Thursday, October 05, 2006

Michelin: From 40 percent Euro to all-American

When I met with Michelin's North America Chairman Jim Micali Monday morning, I made a point of asking him about whether the guide's European standards should be adapted for the local food scene, especially places like Chez Panisse with simpler preparations.

And Jim made a point of telling me that "almost every inspector" was American -- according to both my memory and my notes. I printed this quote in the updated version of my Web story.

The Michelin PR representative who sat in on the meeting told me this morning that Jim actually stated it was a "majority" of the inspectors. So there is disagreement over what was said.

Today I read the copy of 7X7 magazine that arrived at my home yesterday. In it, Michelin Guide chief Jean-Luc Naret states "five inspectors worked on this guide -- three from Europe, two from California. Some from New York also helped." When I first read that quote, I felt misled by Michelin's statements about its American inspectors.

But Michelin says this quote is in error -- only two are from Europe, so in fact a "majority" of the inspectors are American.

Still, with a French guide director, standards originating in France and 40 percent of the inspectors from Europe, Michelin Guide is clearly open to interpretation as Eurocentric -- a position held by some top chefs, including Gary Danko.

Interesting, Michelin's PR representative also told me that the company's goal is that all U.S. inspectors be American within two years.

More Michelin:

If you have not yet seen this, Michael Bauer has a very interesting list of apparent factual inaccuracies in the guide, including:
  • The guide says Aziza has belly dancers on weekend evenings, but the owner says there have been no belly dancers for three years
  • The guide states Jamie Passot greets guests at the entrance to La Folie, but according to Bauer she has not done so for 12 years.,
  • The guide states Reed Hearon is at Rose Pistola, but he has not been there for at least three years.
  • Judy Rodgers has been at Zuni for about 19 years, not 26.
  • The guide states the following of Nick Peyton, who left restaurant Gary Danko in 2000:
    It was at (the Ritz) that Danko met his partner Nick Peyton, who is responsible for the large brigade of skilled and knowledgable waiters who always seem to be there when needed ...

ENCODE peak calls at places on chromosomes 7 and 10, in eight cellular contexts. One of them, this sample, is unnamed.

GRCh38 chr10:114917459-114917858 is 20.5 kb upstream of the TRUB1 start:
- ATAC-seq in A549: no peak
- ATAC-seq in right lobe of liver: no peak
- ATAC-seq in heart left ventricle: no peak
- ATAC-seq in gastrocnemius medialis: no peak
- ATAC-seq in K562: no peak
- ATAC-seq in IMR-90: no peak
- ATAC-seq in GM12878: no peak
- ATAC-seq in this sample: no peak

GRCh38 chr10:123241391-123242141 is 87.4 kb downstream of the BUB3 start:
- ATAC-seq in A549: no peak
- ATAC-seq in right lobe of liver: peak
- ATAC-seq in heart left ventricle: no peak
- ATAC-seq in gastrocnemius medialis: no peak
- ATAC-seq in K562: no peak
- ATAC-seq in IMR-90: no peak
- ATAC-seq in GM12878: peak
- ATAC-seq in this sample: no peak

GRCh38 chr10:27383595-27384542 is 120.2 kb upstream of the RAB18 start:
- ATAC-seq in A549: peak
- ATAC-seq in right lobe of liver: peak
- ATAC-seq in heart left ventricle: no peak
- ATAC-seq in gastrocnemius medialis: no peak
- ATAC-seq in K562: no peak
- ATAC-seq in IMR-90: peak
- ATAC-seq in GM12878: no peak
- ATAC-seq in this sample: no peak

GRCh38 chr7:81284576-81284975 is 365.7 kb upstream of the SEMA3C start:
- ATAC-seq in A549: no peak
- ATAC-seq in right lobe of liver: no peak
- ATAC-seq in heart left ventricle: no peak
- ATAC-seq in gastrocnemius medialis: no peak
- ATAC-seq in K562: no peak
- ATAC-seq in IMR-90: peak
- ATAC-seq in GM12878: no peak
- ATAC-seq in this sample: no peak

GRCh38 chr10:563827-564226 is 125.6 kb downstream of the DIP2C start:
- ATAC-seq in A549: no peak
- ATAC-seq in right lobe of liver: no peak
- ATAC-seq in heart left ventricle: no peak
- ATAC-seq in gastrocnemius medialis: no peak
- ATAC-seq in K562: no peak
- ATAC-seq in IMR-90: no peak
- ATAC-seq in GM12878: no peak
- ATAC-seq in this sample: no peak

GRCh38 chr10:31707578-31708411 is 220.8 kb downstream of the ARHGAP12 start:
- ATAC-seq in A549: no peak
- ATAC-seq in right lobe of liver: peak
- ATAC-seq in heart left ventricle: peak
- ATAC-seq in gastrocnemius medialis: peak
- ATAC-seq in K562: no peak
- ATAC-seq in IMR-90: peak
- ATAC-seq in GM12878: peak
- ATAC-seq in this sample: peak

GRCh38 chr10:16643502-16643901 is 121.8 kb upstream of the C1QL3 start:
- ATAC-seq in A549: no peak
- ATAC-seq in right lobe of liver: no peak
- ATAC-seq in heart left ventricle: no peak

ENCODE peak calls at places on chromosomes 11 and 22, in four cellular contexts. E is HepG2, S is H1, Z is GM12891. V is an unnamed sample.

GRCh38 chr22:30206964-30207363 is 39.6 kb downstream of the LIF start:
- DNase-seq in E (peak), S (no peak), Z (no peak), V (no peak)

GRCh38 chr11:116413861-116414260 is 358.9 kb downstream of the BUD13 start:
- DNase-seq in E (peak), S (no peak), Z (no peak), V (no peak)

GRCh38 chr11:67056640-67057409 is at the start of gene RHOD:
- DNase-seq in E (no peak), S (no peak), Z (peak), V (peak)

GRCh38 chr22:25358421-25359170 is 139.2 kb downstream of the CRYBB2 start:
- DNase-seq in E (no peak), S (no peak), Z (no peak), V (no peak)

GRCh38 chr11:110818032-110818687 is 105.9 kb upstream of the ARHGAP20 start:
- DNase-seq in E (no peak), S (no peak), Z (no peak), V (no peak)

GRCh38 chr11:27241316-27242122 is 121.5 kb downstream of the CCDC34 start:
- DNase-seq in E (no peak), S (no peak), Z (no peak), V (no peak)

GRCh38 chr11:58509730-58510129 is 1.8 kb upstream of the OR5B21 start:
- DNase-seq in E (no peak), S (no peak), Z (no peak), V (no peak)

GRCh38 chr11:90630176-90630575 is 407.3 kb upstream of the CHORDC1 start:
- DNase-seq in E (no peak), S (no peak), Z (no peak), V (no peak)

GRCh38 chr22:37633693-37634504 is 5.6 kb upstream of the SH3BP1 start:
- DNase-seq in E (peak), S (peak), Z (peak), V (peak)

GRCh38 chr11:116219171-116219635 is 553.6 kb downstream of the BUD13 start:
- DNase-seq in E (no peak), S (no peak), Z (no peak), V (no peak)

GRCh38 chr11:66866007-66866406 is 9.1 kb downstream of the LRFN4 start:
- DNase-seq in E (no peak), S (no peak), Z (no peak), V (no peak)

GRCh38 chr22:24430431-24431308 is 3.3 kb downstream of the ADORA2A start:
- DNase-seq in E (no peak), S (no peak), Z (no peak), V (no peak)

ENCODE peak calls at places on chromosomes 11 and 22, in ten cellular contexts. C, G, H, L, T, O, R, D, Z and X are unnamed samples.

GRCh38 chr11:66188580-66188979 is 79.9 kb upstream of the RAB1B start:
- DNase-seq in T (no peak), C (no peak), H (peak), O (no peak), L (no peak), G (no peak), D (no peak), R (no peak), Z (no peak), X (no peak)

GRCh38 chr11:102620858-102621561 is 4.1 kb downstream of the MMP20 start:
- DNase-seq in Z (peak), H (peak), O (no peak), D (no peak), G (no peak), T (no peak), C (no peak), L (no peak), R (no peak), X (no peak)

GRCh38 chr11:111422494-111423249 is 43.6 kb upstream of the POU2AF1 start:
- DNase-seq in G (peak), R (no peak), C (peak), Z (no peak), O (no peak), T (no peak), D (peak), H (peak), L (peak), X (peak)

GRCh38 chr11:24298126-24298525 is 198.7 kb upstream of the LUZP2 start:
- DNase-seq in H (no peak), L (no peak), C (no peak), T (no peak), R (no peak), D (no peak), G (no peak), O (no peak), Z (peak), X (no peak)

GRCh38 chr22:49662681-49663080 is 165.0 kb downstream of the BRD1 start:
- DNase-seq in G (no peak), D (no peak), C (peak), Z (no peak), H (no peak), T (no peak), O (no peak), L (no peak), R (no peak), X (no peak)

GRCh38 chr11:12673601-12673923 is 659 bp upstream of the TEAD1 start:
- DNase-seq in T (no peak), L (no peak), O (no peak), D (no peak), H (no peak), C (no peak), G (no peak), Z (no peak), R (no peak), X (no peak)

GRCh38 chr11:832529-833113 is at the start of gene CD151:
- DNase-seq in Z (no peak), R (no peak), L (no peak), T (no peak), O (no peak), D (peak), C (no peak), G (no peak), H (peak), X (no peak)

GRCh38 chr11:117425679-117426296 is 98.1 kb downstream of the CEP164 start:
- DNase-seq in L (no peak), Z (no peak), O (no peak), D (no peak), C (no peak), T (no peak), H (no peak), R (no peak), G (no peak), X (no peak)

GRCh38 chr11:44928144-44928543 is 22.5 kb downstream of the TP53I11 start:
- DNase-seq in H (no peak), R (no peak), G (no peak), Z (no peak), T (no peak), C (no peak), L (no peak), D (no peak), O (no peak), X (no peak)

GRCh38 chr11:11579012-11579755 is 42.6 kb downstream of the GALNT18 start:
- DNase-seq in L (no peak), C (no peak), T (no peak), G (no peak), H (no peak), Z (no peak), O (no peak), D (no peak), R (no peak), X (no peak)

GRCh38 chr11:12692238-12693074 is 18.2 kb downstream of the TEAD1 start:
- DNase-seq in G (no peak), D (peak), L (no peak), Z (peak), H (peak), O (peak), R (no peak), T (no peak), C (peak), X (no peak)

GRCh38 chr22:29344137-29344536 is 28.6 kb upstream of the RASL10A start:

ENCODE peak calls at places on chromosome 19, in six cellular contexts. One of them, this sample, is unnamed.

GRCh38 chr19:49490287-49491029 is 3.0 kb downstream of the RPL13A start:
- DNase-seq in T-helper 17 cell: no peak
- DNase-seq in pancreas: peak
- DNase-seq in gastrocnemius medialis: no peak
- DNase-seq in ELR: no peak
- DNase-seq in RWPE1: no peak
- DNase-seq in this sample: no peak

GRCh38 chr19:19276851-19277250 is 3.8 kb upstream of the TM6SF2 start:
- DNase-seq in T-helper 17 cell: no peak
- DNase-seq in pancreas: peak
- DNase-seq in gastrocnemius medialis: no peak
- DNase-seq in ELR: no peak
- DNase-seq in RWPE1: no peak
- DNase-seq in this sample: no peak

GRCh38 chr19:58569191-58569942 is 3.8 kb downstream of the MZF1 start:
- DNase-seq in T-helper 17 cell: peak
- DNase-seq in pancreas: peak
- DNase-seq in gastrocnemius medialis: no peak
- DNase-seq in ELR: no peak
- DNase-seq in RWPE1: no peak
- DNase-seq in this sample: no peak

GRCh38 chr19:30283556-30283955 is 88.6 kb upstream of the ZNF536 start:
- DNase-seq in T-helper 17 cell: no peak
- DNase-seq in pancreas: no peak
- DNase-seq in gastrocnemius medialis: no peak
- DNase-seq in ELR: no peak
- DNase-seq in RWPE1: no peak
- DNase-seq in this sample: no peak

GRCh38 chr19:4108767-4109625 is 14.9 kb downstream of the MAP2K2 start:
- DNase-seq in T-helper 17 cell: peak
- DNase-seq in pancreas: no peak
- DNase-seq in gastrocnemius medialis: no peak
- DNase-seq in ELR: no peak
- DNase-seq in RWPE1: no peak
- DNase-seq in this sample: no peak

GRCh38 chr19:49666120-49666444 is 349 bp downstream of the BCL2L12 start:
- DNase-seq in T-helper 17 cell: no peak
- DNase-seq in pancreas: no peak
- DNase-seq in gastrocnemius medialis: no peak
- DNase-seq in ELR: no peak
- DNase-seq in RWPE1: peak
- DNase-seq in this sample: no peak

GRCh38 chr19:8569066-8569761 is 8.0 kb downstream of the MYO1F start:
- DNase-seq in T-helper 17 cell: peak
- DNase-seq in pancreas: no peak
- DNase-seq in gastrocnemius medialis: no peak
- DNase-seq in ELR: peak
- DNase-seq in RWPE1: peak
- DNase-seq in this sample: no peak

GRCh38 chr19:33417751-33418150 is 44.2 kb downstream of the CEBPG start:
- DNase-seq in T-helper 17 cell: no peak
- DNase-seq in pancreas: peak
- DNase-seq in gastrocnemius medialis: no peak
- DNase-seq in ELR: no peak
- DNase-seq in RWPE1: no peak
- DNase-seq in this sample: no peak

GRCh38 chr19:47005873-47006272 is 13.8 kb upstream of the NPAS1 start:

Bauer feels this implies Peyton is still involved in the restaurant, though my initial read is that it's simply unclear and that a reader impression is different from factual inaccuracy. When I first read this passage Monday night, I remember being surprised Peyton was still involved, however, and ideally there should be a clear indication Peyton is gone. Why mention him at all?

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V Smoothe said...

There certainly seems to be a lot of anti-Michelin sentiment going around these days.

Whatever flaws the Michelin guide may have, I'm happy to finally see a supplement to the Exxon-Mobil ratings in the field of guides for travelers interested in fine dining. Certainly any alternative is preferable to the agressively worthless Zagat.

With Michelin's entrance and expansion into the US market, perhaps the time has come for an English translation of L'inspecteur se met a table.

October 05, 2006 1:53 PM  
Ryan said...

I would not be surpised if that were under way at a New York publishing house. It's a very good idea. If it is not happening on the east coast, would make a great project for Chronicle Books or 10 Speed Press, perhaps.

Say what you will about Zagat, but many people seem to use it as a cheat sheet to narrow the possibilities. At least, that's what they do at my office, where everyone who wants Zagat seems to come to my desk.

October 06, 2006 4:52 PM  
V Smoothe said...

Zagat is handy for phone numbers and addresses, I guess. Their deceptive rating system really bothers me, though.

October 12, 2006 12:37 AM  

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